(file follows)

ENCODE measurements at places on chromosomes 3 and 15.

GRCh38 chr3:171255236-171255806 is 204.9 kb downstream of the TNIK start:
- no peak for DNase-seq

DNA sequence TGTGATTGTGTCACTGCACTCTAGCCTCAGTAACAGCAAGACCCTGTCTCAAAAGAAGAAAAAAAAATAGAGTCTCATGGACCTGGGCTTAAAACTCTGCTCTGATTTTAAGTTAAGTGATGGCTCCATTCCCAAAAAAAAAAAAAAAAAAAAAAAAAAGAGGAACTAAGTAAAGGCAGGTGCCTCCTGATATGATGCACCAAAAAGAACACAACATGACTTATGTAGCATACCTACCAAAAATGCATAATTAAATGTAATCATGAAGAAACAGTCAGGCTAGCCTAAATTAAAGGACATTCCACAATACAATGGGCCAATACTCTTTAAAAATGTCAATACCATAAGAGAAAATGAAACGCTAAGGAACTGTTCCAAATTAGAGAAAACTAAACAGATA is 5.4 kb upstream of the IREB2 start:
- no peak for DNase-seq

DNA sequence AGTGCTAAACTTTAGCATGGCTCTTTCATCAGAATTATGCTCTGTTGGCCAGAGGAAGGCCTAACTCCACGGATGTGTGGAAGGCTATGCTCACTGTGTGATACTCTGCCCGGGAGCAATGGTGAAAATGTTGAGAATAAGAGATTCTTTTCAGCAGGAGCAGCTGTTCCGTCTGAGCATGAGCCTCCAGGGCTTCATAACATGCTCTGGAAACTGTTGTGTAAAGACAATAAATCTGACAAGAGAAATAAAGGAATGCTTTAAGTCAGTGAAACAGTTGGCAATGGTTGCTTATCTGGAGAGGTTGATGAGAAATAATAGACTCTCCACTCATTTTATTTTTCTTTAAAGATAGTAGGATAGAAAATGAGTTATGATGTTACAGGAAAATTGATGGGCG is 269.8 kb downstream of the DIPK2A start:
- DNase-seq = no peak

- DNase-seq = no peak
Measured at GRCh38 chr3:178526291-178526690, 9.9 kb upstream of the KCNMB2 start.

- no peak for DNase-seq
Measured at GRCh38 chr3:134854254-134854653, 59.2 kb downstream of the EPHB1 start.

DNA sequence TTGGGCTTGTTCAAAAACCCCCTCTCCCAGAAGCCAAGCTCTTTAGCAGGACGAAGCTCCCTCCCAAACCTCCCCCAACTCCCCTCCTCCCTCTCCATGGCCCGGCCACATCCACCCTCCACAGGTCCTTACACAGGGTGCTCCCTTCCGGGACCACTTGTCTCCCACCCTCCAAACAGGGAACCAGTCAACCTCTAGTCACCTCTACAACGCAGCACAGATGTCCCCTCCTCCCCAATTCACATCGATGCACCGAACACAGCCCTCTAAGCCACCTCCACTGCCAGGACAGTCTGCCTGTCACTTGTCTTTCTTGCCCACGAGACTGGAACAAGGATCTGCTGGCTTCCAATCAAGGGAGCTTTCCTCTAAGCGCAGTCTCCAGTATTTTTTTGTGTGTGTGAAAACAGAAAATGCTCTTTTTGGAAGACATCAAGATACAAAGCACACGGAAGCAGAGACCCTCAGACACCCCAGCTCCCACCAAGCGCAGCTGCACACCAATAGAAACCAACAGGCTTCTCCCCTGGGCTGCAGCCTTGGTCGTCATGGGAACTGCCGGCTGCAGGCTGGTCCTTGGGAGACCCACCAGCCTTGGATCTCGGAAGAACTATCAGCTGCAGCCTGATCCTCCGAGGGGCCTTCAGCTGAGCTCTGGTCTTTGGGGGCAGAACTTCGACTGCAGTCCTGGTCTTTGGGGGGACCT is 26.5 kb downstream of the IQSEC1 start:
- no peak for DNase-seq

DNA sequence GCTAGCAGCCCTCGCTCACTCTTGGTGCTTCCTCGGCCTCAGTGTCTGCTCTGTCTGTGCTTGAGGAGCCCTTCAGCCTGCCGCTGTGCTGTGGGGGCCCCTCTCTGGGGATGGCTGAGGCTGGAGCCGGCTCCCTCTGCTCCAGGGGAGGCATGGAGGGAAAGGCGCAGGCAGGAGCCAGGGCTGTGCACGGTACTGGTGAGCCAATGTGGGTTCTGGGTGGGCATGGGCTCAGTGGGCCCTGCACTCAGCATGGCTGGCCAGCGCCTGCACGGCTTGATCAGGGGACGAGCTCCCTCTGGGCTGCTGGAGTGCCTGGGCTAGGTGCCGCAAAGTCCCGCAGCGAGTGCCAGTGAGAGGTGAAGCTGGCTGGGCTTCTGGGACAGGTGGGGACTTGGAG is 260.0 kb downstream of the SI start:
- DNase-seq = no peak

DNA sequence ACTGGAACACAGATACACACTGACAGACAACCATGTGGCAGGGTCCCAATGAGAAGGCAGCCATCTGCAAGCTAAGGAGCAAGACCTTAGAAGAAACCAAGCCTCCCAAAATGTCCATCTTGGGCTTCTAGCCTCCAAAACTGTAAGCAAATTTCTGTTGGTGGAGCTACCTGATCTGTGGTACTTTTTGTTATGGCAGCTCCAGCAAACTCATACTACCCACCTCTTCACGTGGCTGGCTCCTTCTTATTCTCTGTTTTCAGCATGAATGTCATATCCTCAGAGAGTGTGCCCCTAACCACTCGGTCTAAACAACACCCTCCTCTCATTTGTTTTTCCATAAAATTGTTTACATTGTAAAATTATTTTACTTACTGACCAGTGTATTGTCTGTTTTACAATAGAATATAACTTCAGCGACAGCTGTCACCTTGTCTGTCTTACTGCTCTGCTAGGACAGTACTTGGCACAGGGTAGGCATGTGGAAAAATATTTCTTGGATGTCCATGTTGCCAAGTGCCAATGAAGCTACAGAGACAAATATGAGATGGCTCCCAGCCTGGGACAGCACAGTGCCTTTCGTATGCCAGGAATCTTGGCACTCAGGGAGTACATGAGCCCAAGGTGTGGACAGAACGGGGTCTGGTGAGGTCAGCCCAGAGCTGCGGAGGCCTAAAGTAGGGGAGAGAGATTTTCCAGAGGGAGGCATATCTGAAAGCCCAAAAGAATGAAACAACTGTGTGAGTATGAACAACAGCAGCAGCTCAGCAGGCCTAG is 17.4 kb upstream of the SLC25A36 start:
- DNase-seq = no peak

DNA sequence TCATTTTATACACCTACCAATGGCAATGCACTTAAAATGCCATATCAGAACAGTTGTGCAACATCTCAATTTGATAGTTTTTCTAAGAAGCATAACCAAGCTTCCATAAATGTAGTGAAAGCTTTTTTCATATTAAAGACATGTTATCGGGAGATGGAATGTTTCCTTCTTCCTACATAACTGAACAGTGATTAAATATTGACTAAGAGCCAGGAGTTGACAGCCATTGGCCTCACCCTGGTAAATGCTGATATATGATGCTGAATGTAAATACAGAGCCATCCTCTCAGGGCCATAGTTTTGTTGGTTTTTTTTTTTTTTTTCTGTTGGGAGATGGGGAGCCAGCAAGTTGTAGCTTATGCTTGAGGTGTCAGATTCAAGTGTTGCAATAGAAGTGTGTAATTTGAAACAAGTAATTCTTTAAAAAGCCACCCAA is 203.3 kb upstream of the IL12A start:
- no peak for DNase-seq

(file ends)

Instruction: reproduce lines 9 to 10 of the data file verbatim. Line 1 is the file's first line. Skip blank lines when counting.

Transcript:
Measured at GRCh38 chr3:178526291-178526690, 9.9 kb upstream of the KCNMB2 start.

- no peak for DNase-seq